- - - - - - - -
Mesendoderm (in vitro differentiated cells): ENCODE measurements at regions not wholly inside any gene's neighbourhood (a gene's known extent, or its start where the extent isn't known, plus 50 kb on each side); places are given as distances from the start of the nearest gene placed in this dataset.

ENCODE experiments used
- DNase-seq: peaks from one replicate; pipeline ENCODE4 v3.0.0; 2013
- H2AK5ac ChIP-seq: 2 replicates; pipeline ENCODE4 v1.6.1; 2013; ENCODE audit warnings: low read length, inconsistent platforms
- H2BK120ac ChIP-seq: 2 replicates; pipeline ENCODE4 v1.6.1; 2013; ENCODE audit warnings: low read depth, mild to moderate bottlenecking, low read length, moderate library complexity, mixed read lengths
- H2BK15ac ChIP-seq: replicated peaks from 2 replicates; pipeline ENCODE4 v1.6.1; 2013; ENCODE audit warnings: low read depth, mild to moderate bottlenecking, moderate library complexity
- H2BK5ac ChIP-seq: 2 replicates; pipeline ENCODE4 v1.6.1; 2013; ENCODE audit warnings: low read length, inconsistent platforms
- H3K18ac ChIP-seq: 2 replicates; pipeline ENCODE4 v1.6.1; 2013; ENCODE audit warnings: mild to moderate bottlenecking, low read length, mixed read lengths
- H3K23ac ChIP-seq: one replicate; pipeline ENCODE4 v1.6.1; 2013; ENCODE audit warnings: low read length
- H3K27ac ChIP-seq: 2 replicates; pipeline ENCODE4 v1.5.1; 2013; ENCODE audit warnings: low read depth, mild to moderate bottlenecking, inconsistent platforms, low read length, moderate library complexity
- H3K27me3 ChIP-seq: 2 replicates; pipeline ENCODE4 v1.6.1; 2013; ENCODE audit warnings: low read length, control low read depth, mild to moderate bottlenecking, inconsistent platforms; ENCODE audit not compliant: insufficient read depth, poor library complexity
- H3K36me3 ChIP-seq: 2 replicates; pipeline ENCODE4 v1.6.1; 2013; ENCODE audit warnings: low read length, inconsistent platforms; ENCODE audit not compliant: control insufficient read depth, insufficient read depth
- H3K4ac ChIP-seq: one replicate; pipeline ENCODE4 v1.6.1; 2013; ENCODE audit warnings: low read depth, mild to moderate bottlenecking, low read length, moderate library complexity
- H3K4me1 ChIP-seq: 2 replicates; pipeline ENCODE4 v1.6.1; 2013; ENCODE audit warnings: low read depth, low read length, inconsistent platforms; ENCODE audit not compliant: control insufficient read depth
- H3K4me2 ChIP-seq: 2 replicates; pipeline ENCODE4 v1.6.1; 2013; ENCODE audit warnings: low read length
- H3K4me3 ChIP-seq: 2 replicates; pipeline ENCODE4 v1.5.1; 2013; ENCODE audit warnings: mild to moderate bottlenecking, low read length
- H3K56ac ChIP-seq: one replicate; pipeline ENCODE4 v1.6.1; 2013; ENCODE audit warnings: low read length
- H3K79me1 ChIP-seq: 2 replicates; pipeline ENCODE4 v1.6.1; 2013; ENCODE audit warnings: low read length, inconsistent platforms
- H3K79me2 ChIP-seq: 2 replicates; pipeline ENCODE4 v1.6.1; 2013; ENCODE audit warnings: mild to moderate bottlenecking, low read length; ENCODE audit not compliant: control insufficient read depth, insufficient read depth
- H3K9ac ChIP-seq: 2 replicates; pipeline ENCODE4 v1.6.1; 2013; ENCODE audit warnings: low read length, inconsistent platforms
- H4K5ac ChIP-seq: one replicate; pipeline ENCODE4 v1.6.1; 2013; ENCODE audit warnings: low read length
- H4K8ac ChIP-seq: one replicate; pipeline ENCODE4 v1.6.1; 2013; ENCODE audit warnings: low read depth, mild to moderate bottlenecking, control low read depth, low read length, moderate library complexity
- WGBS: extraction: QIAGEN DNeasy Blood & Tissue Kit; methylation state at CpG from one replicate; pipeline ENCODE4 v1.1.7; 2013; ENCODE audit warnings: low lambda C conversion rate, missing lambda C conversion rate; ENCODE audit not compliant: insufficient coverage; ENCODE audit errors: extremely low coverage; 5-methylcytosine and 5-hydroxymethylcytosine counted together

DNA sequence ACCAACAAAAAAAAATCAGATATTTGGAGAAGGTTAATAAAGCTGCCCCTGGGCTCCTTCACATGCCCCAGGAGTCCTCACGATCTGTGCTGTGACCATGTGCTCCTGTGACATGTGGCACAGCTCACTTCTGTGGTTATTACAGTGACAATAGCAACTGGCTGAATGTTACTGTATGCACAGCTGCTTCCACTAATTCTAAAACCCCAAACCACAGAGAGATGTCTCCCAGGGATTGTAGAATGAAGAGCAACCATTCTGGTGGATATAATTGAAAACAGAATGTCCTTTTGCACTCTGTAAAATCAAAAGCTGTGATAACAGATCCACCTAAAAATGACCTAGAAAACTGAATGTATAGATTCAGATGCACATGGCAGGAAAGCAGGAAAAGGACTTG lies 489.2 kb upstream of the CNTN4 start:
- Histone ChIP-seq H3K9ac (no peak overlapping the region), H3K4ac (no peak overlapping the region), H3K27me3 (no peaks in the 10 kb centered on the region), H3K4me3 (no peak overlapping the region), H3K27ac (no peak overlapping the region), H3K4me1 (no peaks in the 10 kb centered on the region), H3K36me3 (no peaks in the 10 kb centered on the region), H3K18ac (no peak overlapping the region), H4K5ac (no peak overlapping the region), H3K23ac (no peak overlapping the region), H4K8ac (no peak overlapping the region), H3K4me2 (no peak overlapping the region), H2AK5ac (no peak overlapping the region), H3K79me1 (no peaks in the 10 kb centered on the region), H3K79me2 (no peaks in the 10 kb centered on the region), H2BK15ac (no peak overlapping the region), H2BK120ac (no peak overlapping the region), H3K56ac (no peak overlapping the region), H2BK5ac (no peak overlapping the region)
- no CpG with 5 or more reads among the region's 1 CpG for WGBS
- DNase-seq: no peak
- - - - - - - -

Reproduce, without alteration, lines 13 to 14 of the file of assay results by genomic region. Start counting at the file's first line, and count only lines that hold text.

- H3K4ac ChIP-seq: one replicate; pipeline ENCODE4 v1.6.1; 2013; ENCODE audit warnings: low read depth, mild to moderate bottlenecking, low read length, moderate library complexity
- H3K4me1 ChIP-seq: 2 replicates; pipeline ENCODE4 v1.6.1; 2013; ENCODE audit warnings: low read depth, low read length, inconsistent platforms; ENCODE audit not compliant: control insufficient read depth